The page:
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Kids and Technology Addiction | 3 Tips to Safeguard your Child's Future | Jada Jackson LMHC

Kids and Technology Addiction | 3 Tips to Safeguard your Child's Future | Jada Jackson LMHC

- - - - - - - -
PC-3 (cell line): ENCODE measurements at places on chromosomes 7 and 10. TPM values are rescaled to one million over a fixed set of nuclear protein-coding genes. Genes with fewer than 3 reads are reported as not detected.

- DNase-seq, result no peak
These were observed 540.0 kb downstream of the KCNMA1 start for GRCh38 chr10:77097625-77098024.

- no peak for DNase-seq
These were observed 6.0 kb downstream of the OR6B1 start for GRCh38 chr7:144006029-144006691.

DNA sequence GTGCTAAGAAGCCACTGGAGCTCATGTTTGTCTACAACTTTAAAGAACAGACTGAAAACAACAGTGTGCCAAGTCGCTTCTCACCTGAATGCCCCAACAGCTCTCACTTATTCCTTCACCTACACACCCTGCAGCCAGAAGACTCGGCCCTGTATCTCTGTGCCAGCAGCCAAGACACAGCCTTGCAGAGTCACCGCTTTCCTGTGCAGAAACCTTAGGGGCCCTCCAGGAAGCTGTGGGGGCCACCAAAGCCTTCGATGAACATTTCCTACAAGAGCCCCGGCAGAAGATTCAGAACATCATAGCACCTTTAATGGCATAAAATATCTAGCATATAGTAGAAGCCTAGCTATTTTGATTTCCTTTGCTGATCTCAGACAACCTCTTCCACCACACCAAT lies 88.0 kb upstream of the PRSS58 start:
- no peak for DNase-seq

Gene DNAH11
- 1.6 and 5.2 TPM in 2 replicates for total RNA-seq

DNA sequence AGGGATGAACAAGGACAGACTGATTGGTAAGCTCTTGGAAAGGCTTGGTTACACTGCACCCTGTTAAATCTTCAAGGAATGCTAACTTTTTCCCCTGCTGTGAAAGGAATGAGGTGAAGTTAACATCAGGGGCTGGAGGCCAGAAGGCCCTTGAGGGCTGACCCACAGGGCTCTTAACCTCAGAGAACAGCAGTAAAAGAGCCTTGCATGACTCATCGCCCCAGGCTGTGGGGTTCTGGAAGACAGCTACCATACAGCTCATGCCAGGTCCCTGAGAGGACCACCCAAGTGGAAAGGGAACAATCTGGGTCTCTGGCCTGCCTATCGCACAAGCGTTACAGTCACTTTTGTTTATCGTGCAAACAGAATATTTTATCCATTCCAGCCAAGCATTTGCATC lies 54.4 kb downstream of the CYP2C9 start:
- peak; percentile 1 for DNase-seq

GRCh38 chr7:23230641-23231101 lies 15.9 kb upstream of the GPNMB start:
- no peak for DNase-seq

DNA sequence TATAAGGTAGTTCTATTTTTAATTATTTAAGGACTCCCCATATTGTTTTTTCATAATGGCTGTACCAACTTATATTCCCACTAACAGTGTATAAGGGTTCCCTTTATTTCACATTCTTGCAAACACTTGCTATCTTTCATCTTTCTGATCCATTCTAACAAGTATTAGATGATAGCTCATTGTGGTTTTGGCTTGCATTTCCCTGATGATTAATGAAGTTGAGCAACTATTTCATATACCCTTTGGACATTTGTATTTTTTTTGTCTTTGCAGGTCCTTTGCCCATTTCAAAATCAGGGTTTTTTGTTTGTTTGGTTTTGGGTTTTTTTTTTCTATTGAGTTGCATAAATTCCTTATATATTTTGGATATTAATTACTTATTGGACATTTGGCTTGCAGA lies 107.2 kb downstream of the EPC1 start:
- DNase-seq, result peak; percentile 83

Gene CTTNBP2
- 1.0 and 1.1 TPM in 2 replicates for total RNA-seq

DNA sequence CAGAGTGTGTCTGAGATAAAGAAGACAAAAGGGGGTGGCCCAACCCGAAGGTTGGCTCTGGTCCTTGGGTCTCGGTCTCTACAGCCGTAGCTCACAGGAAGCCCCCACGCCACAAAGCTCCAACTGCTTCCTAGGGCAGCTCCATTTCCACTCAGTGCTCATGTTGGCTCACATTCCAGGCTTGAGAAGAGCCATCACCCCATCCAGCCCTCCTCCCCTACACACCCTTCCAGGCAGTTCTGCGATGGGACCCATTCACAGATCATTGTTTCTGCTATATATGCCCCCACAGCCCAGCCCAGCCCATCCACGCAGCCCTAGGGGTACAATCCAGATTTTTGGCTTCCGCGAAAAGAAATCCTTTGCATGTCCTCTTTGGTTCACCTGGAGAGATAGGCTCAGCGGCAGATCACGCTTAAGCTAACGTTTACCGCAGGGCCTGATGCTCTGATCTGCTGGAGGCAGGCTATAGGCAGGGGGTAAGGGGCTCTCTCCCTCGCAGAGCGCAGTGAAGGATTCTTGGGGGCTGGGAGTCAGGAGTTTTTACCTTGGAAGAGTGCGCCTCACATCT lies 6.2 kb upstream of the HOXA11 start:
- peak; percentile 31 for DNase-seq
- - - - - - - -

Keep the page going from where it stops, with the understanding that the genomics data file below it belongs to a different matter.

There is much controversy regarding technology and its negative effects on children. Because television is relatively new in the grand scheme of time—our great grandparents’ generation grew up without it—and for the most part computer and video games were born in the 80s, there is concern and skepticism about the potential harm that could ensue from the entertainment, now in almost every household around the world. We live in the age of sedentary lifestyles. Kids used to spend most of their time outside playing with friends, and fun used to be defined as finding ways to stay out of the house and not be bored on the couch! My, how things have changed. Today if you were to ask a handful of elementary children what they like to do for fun or how they spend their time after school, the majority of the responses would consist of, “watching TV” or, “playing my favorite video game.” That’s just the way recent generations have grown up and what our culture consists of now. I can absolutely account for partaking in technology and activities indoors much more than playing outside as I grew up. While there isn’t anything wrong with playing electronic games and watching some television, how much is too much? When does it all become detrimental, in any way? How do we prevent the problems of addiction— which are quickly becoming very common and even have specific diagnoses—? There has even been talk of adding these types of disorders to the next edition of the Diagnostic and Statistical Manual of Mental Disorders! Here is an important question we should all ask ourselves and research: What is the influence of technology on a developing child?